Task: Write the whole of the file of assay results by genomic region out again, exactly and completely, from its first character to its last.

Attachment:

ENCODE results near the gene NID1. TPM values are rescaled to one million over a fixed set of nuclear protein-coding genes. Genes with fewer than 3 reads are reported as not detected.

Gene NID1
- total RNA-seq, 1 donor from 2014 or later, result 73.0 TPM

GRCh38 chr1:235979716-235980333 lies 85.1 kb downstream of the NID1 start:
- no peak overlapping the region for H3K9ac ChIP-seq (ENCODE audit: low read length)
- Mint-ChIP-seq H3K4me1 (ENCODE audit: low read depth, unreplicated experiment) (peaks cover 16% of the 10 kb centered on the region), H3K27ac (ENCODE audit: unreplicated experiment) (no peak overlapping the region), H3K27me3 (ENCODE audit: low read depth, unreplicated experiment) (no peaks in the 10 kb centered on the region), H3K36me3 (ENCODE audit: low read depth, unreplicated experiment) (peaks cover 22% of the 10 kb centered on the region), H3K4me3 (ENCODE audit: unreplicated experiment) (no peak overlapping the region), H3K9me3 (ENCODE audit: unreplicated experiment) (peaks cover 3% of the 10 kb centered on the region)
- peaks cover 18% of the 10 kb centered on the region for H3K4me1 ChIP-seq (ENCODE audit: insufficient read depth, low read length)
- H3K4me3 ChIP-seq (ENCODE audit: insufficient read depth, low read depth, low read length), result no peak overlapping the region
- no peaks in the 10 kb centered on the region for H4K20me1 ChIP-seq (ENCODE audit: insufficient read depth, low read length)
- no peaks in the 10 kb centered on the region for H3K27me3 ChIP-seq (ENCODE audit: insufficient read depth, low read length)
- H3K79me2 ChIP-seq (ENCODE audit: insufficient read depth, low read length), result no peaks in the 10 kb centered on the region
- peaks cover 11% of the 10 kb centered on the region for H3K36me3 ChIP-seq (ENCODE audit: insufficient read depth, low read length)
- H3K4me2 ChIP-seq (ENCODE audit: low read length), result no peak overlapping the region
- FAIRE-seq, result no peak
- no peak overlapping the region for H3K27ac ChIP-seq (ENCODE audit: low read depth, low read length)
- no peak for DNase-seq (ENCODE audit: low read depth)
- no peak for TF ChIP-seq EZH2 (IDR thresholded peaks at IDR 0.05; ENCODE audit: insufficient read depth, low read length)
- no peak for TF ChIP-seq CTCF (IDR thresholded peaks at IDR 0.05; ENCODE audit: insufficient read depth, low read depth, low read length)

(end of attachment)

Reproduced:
ENCODE results near the gene NID1. TPM values are rescaled to one million over a fixed set of nuclear protein-coding genes. Genes with fewer than 3 reads are reported as not detected.

Gene NID1
- total RNA-seq, 1 donor from 2014 or later, result 73.0 TPM

GRCh38 chr1:235979716-235980333 lies 85.1 kb downstream of the NID1 start:
- no peak overlapping the region for H3K9ac ChIP-seq (ENCODE audit: low read length)
- Mint-ChIP-seq H3K4me1 (ENCODE audit: low read depth, unreplicated experiment) (peaks cover 16% of the 10 kb centered on the region), H3K27ac (ENCODE audit: unreplicated experiment) (no peak overlapping the region), H3K27me3 (ENCODE audit: low read depth, unreplicated experiment) (no peaks in the 10 kb centered on the region), H3K36me3 (ENCODE audit: low read depth, unreplicated experiment) (peaks cover 22% of the 10 kb centered on the region), H3K4me3 (ENCODE audit: unreplicated experiment) (no peak overlapping the region), H3K9me3 (ENCODE audit: unreplicated experiment) (peaks cover 3% of the 10 kb centered on the region)
- peaks cover 18% of the 10 kb centered on the region for H3K4me1 ChIP-seq (ENCODE audit: insufficient read depth, low read length)
- H3K4me3 ChIP-seq (ENCODE audit: insufficient read depth, low read depth, low read length), result no peak overlapping the region
- no peaks in the 10 kb centered on the region for H4K20me1 ChIP-seq (ENCODE audit: insufficient read depth, low read length)
- no peaks in the 10 kb centered on the region for H3K27me3 ChIP-seq (ENCODE audit: insufficient read depth, low read length)
- H3K79me2 ChIP-seq (ENCODE audit: insufficient read depth, low read length), result no peaks in the 10 kb centered on the region
- peaks cover 11% of the 10 kb centered on the region for H3K36me3 ChIP-seq (ENCODE audit: insufficient read depth, low read length)
- H3K4me2 ChIP-seq (ENCODE audit: low read length), result no peak overlapping the region
- FAIRE-seq, result no peak
- no peak overlapping the region for H3K27ac ChIP-seq (ENCODE audit: low read depth, low read length)
- no peak for DNase-seq (ENCODE audit: low read depth)
- no peak for TF ChIP-seq EZH2 (IDR thresholded peaks at IDR 0.05; ENCODE audit: insufficient read depth, low read length)
- no peak for TF ChIP-seq CTCF (IDR thresholded peaks at IDR 0.05; ENCODE audit: insufficient read depth, low read depth, low read length)